Industrial Automation celebrates women achievers in the Indian industry on the occasion of International Womens Day.
Published on : Tuesday 08-03-2022
The United Nations began celebrating March 8 as International Women’s Day (IWD) in 1975,
which was designated as the International Women’s Year. According to Wikipedia, March 8 was made a national holiday after women gained suffrage in Soviet Russia in 1917, but for decades it was mainly followed only by communist countries. The theme for IWD 2022 is “Equality today for a sustainable tomorrow”. According to the UN Women portal, the theme is aimed at recognising and celebrating the contribution of women and girls around the world, who are leading the charge on climate change adaptation, mitigation, and response, to build a more sustainable future for all. The focus this year is on highlighting the importance of challenging biases and misconceptions to create a more inclusive and gender-equal world.
Biases and misconceptions have been the bane of working women since ages. According to Statista, a leading provider of market and consumer data, the share of employable men and women in India in 2022 saw an increase from the previous year. Women accounted for slightly more than 51 per cent of employability that year. In fact, a larger share of women than men have constituted India’s employable talent since 2016. However, higher employability did not translate to employment among women as was indicated by the country’s unemployment rate. More Indian men were found to be employed than Indian women as per the labour participation rate in the final trimester of 2021, says Statista.
Yet things are changing for the better, and not just in India. Globally, more women are joining the workforce, the percentage varying from country to country. Also the Covid-19 pandemic affected women more than men, both at home and work. Yet, policymakers agree that half the world’s population cannot be discriminated against, if the world has to progress in the real sense. When Industrial Automation began the initiative of celebrating the IWD in 2018, only 5 women from the industry responded. But the number has been rising steadily since and last year there were 18 respondents. This year a record 28 women are featured and each one brings a different perspective from her experience at work.
Speaking at an event, organised by Procter & Gamble and United Nations Women, entitled #WeSeeEqual in early 2021, former PepsiCo Chief Executive Indra Nooyi asserted that the next 20 years will be ‘the decades of women’. “I don’t believe there’s any economy in the world that can be successful without tapping into the incredible potential of women going forward. I just don’t believe that’s possible. I also think almost every economy in the world needs women to have children too, because we need the replacement rate for the world. We ought to sit down and say to ourselves: ‘They need us.’ They need us for the economy, they need us to have kids, and we put in all the unpaid labour so far. So I look at the next couple decades and say ‘it’s our time’,” she said. In her autobiography ‘My Life in Full’, Nooyi, described as one of the world’s most admired CEOs, writes how her career had started when the dynamics between men and women at work were not the same as they are now. But by the time she joined PepsiCo, waves of educated, ambitious women were pouring into the workforce.
This Special Feature is dedicated to the aspiring women professionals of the country who are now ‘pouring into the workforce’ and the experiences of our respondents should encourage them to take the plunge with greater confidence. The following paragraphs encapsulate what our respondents feel on some key pointers.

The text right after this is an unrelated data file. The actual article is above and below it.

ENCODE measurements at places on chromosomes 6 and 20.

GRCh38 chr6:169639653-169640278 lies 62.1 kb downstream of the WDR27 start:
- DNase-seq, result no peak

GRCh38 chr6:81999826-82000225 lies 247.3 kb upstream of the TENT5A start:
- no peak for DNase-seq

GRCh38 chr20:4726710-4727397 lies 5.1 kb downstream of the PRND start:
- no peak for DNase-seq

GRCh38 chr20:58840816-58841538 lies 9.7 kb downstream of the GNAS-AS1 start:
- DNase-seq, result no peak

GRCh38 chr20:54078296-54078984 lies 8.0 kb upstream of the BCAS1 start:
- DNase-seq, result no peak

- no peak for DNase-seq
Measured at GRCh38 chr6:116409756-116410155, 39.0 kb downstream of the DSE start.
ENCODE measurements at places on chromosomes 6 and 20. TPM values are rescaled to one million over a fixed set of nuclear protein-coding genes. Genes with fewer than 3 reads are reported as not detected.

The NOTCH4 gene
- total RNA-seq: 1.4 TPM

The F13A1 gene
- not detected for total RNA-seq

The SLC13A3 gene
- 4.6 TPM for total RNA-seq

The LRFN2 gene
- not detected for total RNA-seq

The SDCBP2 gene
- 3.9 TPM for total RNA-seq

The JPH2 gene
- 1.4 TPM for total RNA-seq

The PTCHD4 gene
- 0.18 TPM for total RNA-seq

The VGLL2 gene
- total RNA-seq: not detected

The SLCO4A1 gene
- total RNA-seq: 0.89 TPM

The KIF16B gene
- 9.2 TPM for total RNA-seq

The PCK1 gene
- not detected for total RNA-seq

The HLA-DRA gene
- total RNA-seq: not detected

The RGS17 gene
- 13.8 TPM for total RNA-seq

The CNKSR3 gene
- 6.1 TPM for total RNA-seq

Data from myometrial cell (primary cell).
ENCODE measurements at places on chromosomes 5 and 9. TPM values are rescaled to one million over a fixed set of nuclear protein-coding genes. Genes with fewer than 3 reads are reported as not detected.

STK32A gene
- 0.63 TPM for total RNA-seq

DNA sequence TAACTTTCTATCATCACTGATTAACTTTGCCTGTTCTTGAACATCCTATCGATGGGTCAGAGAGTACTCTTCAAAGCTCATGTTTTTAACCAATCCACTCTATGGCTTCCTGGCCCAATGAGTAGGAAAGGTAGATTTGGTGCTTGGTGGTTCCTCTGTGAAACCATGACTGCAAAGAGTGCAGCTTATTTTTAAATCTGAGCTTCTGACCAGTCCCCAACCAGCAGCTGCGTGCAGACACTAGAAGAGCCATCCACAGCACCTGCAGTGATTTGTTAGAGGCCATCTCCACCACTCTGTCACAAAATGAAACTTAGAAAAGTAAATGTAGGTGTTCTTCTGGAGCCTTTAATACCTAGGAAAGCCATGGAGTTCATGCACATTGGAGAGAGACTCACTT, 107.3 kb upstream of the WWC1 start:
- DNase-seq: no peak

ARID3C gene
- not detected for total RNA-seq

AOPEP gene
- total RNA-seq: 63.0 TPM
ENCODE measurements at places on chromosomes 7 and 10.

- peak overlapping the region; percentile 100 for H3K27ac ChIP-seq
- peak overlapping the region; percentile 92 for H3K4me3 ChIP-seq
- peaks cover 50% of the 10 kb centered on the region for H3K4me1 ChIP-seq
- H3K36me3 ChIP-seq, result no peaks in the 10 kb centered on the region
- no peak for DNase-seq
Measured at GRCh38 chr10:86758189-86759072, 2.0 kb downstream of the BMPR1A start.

At a time when women were expected to become doctors and teachers, not many were encouraged to think of engineering. So what was the inspiration that prompted you to pursue this career path, we asked our respondents?
“I have been very fortunate to have had role models, guides and friends at every phase of my life. Like for most people, my mother made it very clear to me her wish that I must not get married until I had completed education and earned my first salary. As she desired, my first salary cheque as a Lecturer at IIT-Bombay was in my maiden name,” says Dr Anuradda Ganesh, Director and Chief Technical Advisor, Cummins Technologies India Pvt Ltd. Dr Anuradda recalls Prof (Mrs) P P Parikh, IIT-B, a role model for many women engineers and professors, introduced her to Internal Combustion Engines – a field which was conventionally men’s forte. “I cannot forget the week when she asked me to tear down an engine and put it back. The lab staff were to help me only with tools and parts—and nothing else. I got down to dismantling and reassembling all on my own—what an introduction to the world of engines! Later, a chance meeting with Dr John Wall, the then CTO of Cummins Inc., became a turning point in her life, as he encouraged her to leap out of the comfort zone of academia into the corporate world. All respondents have similar stories of early influences, families and friends who encouraged and inspired them.
Can you recall your early days – say the first few days at work or startups – and anything you would like to mention about that?
“I never knew that I would be a leadership speaker and author or, for that matter, an entrepreneur,” says Payal Nanjiani, Leadership Expert, Executive Coach and Author, referring to her unconventional career path. “I had a very successful start in my career, living the so-called 'American Dream.' Things got challenging when I stepped out of corporate America. For instance, I remember in the early days as a leadership speaker, the #1 challenge for me as a speaker and executive coach was that I was seen as a woman of colour in America. So, while the white women in the field of speaking and writing were coming up against what is popularised as the ‘glass ceiling’, women of colour, like myself, were hitting a ‘cemented ceiling’. It means it's a hard concrete ceiling, and you don't even know what to expect on the other side,” she adds. Payal recollects those days when she would approach organisations with her work, there would be a look of shock on their faces. 'It's very uncommon to see a woman of Indian descent in the field of speaking here in America', she was often told! Yet today, Payal Nanjiani has carved a niche as the only woman of Indian descent to be a leadership speaker and author in the USA.